|RE:V1, need GOOD directions on making it support a dual volt processor. (modified 0 times) ||jimmy|
|Briefly, U16 is a dual op amp being used as the voltage regulator driver for the regulated Vcore voltage and a second regulated 2.5 volt rail. Pins 5 and 3 are tied together on the motherboard, and both are fed by a strange, high impedance version of the 2.5 volt reference voltage reference generated by Q28. Thus, you must lift pin 3 from its solder pad to set your Vcore voltage without affecting the other regulated supply. Second, you really should generate your Vcore reference voltage from the normal, low impedance 2.5 volt Q28 reference. A convenient place to get this reference voltage is the upper (toward cpu) end of capacitor C257, in the lower right corner of the motherboard. Las Vegas describes how to make a voltage divider with two resistors tied between C257 and any nearby ground (he used a pad by the large electolytic capacitor to the left and slightly above C257, near the printed word "C277"). The center point of the divider should be tied to pin 3 (lifted) of U16.|
I am currently doing this mod on several V1's using AMD K6-2+ and 3+ chips that need a 1.9 to 2.1 volt Vcore. For simplicity, I let my two-resistor divider voltage derived from C257 be my Vcore reference directly. For this to work, I remove resistor R202 from the board. R202 is the ground leg of a voltage divider in the U16 feedback loop that boosts the Vcore voltage above the value appearing on pin 3 of U16. R202 sits near the large electrolytic capacitor that lies near the infamous Q16 Vcore voltage regulator dropping transistor. Once removed, Vcore will equal the pin 3 voltage, which makes life simple for making up my resistor divider network on C257. Once R202 is removed, the appropriate divider network for K6-2+ and 3+ chips is a 100K resistor connected to ground (near the "C277" word printed on the board), tied to a 27K resistor, which, in turn, is tied to C257. This generates about 1.95 volts. The center point of the divider (1.95 volts) is tied to pin 3 (lifted) of U16 using fine wire wrap wire available from Radio Shack. Use fine wire to avoid putting strain on the lifted U16 pin 3, which is quite flimsy once lifted. I glue the wire to the motherboard at some point along its length as a strain relief.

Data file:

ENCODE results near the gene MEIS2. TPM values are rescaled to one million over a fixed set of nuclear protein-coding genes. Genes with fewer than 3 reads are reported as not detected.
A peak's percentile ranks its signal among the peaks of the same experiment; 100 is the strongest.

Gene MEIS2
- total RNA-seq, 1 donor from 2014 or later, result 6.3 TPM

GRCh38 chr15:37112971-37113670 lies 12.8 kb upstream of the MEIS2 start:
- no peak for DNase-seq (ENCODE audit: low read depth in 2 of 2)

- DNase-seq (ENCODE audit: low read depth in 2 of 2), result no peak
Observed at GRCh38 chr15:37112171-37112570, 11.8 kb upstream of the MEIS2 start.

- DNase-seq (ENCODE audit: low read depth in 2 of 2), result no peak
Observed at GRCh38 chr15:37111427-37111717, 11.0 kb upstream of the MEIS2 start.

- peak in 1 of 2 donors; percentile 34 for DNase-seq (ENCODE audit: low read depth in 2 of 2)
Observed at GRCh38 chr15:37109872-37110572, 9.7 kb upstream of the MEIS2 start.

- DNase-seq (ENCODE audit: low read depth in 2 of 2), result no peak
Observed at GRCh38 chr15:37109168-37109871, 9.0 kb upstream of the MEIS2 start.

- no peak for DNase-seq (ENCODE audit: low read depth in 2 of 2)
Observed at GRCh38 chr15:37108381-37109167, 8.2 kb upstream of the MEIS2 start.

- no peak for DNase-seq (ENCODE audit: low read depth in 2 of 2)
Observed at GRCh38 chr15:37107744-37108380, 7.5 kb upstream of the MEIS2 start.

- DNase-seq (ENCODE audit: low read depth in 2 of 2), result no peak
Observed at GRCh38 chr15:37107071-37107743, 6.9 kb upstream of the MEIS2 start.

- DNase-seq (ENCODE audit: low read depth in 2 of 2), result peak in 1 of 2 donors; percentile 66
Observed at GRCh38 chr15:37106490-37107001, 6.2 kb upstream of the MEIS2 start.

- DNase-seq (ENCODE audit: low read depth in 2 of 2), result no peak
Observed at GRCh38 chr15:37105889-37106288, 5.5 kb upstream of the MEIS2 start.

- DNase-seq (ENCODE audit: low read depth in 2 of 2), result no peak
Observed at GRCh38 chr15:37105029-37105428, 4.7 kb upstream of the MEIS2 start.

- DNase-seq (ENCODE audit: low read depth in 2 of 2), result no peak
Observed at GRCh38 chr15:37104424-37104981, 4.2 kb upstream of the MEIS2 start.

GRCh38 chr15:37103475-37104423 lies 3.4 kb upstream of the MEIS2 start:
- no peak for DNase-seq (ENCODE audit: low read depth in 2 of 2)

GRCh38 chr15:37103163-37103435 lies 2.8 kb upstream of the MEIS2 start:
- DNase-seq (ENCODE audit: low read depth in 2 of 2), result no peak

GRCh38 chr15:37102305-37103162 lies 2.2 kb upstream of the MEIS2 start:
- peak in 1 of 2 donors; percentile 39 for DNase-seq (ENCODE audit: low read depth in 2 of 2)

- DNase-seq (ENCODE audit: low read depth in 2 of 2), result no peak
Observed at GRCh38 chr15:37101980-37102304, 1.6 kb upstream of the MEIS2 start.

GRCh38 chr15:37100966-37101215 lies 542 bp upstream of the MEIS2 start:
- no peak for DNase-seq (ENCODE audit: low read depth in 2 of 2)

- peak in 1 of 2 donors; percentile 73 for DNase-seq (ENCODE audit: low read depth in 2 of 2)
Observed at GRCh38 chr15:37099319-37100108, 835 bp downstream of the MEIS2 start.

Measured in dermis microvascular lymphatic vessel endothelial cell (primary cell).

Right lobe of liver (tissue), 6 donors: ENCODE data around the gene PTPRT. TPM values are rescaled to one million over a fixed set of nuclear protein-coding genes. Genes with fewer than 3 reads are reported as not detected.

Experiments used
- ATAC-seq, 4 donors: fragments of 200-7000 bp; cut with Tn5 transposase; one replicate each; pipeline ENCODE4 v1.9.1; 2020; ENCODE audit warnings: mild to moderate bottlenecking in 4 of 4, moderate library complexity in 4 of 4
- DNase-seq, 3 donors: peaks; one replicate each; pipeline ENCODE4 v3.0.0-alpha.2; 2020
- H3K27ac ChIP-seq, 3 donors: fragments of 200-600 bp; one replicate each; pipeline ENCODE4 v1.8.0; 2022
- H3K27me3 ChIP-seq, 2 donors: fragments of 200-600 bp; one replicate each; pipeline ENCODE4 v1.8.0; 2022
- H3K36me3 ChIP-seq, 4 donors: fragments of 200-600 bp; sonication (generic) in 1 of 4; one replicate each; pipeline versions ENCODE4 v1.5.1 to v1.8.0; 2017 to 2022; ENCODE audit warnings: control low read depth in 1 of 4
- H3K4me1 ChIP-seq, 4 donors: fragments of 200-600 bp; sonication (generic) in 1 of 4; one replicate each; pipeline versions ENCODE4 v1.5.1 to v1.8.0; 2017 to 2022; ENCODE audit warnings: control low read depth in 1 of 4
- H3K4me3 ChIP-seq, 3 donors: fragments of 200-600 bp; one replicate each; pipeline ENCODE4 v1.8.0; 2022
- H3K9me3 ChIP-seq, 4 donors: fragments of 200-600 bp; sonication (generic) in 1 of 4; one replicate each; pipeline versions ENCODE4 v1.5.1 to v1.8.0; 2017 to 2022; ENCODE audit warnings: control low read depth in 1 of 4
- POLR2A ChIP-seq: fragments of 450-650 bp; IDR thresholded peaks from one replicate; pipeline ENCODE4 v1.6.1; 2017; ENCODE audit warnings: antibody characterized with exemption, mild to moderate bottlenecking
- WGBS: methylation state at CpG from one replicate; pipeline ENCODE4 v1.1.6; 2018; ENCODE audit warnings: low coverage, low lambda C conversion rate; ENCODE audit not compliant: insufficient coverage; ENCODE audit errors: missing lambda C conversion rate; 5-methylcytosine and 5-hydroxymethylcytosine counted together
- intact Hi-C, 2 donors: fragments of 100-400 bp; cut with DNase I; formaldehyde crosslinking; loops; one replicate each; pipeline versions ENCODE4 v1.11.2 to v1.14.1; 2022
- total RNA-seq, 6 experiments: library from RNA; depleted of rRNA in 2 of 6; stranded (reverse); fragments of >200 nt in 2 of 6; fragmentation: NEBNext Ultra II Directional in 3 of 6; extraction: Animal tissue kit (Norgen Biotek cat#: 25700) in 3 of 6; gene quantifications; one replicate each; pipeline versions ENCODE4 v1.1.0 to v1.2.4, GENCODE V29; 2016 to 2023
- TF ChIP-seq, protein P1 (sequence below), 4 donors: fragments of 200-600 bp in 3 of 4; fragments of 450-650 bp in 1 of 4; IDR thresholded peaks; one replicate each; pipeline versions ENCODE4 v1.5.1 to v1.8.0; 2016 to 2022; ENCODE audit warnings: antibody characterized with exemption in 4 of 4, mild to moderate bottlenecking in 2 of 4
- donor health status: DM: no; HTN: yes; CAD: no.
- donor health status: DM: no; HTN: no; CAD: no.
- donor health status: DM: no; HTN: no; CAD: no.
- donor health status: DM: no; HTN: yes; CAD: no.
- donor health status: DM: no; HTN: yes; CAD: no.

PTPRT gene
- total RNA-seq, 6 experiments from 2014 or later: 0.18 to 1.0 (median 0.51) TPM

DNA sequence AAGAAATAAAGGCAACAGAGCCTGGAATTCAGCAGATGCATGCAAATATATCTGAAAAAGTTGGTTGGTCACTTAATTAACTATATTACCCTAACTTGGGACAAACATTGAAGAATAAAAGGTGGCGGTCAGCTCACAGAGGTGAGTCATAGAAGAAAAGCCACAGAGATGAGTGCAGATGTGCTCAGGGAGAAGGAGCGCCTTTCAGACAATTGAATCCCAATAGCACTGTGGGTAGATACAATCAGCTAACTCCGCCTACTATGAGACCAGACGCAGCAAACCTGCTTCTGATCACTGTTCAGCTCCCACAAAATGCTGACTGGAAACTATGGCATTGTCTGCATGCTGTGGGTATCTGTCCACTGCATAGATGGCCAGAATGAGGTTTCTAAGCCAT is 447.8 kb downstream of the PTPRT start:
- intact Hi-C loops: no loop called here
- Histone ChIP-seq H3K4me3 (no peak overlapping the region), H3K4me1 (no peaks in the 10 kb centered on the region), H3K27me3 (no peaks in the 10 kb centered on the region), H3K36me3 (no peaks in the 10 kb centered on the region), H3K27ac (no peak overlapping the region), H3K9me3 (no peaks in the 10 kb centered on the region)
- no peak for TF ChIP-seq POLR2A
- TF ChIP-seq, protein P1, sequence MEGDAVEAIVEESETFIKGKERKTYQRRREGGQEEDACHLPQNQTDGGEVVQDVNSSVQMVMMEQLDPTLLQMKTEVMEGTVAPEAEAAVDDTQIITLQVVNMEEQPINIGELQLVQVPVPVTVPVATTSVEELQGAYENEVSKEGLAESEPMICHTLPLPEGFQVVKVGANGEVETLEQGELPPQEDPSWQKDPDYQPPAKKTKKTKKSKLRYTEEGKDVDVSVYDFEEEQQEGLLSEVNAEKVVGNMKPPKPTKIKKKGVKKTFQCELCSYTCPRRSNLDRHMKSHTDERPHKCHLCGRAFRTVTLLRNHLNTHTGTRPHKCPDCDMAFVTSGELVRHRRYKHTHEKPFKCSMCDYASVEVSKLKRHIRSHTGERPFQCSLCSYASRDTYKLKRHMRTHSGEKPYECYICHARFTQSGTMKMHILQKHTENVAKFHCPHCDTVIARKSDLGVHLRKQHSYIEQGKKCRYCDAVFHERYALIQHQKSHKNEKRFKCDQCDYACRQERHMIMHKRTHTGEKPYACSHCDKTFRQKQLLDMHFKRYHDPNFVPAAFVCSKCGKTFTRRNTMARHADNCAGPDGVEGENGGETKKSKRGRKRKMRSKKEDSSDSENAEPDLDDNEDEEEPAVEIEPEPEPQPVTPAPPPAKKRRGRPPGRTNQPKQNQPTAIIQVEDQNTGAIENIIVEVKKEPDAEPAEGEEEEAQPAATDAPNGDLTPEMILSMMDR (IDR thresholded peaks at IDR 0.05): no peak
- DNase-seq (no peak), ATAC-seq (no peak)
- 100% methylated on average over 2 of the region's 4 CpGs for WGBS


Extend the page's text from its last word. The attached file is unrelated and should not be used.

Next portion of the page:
Try a 15K resistor with a 120K resistor for your 2.2 volt Vcore. Oh, of course, don't forget to move the zero ohm resistors R60 and 61 to the vacant R184 and 185 solder pads near the cpu socket to allow split Vcore and i/o rail voltages. This is important, and do this first before messing with U16!! Also, check your Vcore voltage before plugging in the cpu. All work should be done with no cpu present until this check is done. Vcore appears on the outboard solder pads of R60 and 61 (which are now vacant).